Newspaper article The Florida Times Union

Spirits Still Bright from First Luminaria

Newspaper article The Florida Times Union

Spirits Still Bright from First Luminaria

Article excerpt

Byline: Mark Woods

This is a long overdue thank-you to the residents of Riverside and Avondale for something that started more than 30 years ago and, by accident, became a staple of our family's holidays in 2001: the annual Luminaria.

That was our first Christmas in Jacksonville, our first Christmas as parents.

In early December, shortly before kickoff of a Jaguars Monday Night Football game against the Green Bay Packers, Toni went into labor. I went to the football game. (In my defense, the doctors also went to the game, saying the baby wasn't coming for quite a while. More important, my wife encouraged me to go to the game and write my column.)

We spent that December in that new-parent mix of exhilaration and sleep deprivation. We didn't get out much. We barely even got a Christmas tree. But one night shortly before Christmas we decided to put the baby in her car seat and go for a drive, maybe see some lights.

We lived on the Southside, near Goodbys Creek. But for some reason, we crossed the river and stumbled upon the scene on St. Johns Avenue. Sidewalks lined with glowing luminarias. A festive traffic jam. Horse-drawn carriages. Groups of cyclists. Live music on front lawns. A Nativity scene in front of a church. Little kids yelling over and over, "Merry Christmas!"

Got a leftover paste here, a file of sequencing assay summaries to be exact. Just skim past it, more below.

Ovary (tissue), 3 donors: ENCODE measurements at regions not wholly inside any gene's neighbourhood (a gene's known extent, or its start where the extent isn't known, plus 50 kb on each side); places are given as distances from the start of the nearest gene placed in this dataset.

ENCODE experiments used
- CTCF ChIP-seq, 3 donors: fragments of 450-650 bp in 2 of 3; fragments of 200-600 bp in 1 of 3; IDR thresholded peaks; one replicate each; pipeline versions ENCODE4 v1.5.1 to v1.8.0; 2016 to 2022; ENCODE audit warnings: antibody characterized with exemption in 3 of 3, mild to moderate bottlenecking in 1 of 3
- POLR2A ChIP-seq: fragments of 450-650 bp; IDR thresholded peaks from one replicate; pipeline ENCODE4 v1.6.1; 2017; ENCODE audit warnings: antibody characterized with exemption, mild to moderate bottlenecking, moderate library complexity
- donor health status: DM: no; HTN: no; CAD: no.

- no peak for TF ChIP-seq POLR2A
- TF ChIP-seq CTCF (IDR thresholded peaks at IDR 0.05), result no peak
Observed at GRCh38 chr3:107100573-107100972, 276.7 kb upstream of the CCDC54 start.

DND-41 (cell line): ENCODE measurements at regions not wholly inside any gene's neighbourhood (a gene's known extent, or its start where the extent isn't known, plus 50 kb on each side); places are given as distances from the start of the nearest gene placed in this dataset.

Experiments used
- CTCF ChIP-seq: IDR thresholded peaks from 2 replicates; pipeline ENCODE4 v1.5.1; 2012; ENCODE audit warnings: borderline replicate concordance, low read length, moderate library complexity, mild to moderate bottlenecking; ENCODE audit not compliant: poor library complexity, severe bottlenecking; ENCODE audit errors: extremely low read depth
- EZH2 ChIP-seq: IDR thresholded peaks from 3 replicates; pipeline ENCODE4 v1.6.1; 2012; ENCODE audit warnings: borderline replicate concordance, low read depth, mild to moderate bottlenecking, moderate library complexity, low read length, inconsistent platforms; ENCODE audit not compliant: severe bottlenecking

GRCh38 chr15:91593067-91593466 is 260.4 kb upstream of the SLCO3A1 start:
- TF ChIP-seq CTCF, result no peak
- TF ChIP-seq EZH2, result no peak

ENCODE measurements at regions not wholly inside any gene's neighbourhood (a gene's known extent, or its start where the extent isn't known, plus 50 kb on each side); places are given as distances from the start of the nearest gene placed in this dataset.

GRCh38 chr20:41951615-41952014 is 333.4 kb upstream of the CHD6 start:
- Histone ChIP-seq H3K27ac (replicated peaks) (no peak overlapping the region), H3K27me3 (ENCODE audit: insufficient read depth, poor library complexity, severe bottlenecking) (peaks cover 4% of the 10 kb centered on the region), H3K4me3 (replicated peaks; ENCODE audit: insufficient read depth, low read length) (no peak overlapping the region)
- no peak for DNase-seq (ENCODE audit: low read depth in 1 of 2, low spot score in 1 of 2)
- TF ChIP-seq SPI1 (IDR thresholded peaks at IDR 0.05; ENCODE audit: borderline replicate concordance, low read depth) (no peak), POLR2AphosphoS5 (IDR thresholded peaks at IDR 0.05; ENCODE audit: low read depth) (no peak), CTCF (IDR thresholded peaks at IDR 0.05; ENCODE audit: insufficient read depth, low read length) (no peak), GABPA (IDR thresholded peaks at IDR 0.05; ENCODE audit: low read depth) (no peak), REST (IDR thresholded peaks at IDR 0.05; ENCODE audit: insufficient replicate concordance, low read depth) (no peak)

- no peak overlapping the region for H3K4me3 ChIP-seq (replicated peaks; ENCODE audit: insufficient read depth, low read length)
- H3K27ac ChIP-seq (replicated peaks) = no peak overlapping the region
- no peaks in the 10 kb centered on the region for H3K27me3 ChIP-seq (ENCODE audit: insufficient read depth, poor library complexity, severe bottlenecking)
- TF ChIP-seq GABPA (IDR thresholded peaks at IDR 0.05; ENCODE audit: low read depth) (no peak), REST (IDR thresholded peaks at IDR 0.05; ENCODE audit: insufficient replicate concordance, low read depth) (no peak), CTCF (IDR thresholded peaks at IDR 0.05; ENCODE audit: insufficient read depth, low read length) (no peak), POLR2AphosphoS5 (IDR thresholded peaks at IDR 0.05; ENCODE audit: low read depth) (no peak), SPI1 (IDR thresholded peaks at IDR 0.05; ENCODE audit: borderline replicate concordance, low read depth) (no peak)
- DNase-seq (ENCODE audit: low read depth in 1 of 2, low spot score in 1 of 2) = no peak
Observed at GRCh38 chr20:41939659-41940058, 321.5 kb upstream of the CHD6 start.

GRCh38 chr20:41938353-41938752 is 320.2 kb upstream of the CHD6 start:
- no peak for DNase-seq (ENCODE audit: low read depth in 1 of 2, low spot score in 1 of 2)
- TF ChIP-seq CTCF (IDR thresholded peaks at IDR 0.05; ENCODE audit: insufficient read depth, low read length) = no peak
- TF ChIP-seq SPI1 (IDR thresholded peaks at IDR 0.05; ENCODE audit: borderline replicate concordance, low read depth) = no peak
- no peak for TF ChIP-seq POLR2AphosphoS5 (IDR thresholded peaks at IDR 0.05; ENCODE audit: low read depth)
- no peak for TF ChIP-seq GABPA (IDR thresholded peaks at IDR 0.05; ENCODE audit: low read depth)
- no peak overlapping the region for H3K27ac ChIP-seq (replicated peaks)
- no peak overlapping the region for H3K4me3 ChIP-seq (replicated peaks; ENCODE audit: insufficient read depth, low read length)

We had moved here that year from South Florida. While we enjoyed that part of the state more than we thought we would, it never felt like home, mainly because it rarely felt like a community.

To enter this scene felt like stepping into Norman Rockwell print come to life. And we needed that. Everyone did. Because this wasn't just our family's first Christmas in Jacksonville.

It was Jacksonville's first Christmas after Sept. 11.

That year an editor asked me to write a story for the Christmas Day paper. I tried to build it around envisioning how we would describe that Christmas years later. I said that after such a horrifyingly complex year we craved simple things, like that scene in Riverside-Avondale neighborhoods, so quaint you almost expected Jimmy Stewart to come running down the street, patting the hoods of cars, shouting, "Merry Christmas, you old Building and Loan! …

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